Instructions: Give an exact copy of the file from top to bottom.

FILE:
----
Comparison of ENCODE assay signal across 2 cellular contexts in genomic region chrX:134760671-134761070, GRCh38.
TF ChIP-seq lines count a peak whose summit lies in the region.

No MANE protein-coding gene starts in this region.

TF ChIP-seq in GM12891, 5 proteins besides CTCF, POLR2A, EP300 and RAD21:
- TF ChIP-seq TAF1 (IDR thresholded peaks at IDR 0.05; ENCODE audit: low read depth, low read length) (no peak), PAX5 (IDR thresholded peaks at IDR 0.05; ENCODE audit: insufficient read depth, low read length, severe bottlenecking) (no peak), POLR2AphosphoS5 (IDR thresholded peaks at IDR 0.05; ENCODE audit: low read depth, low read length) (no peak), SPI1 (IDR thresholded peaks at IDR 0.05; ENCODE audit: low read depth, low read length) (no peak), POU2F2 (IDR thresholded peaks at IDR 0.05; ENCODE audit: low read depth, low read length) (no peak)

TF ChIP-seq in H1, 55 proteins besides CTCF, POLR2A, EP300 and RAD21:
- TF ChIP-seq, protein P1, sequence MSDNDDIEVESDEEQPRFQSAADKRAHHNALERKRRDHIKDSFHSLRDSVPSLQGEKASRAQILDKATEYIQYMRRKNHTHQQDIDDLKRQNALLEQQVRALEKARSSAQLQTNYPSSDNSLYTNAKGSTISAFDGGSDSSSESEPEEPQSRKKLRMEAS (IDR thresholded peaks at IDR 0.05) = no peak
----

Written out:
Comparison of ENCODE assay signal across 2 cellular contexts in genomic region chrX:134760671-134761070, GRCh38.
TF ChIP-seq lines count a peak whose summit lies in the region.

No MANE protein-coding gene starts in this region.

TF ChIP-seq in GM12891, 5 proteins besides CTCF, POLR2A, EP300 and RAD21:
- TF ChIP-seq TAF1 (IDR thresholded peaks at IDR 0.05; ENCODE audit: low read depth, low read length) (no peak), PAX5 (IDR thresholded peaks at IDR 0.05; ENCODE audit: insufficient read depth, low read length, severe bottlenecking) (no peak), POLR2AphosphoS5 (IDR thresholded peaks at IDR 0.05; ENCODE audit: low read depth, low read length) (no peak), SPI1 (IDR thresholded peaks at IDR 0.05; ENCODE audit: low read depth, low read length) (no peak), POU2F2 (IDR thresholded peaks at IDR 0.05; ENCODE audit: low read depth, low read length) (no peak)

TF ChIP-seq in H1, 55 proteins besides CTCF, POLR2A, EP300 and RAD21:
- TF ChIP-seq, protein P1, sequence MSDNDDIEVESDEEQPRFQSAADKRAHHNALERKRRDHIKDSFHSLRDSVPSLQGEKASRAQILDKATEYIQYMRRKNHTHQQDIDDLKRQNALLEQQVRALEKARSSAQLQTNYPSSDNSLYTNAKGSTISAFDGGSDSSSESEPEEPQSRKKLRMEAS (IDR thresholded peaks at IDR 0.05) = no peak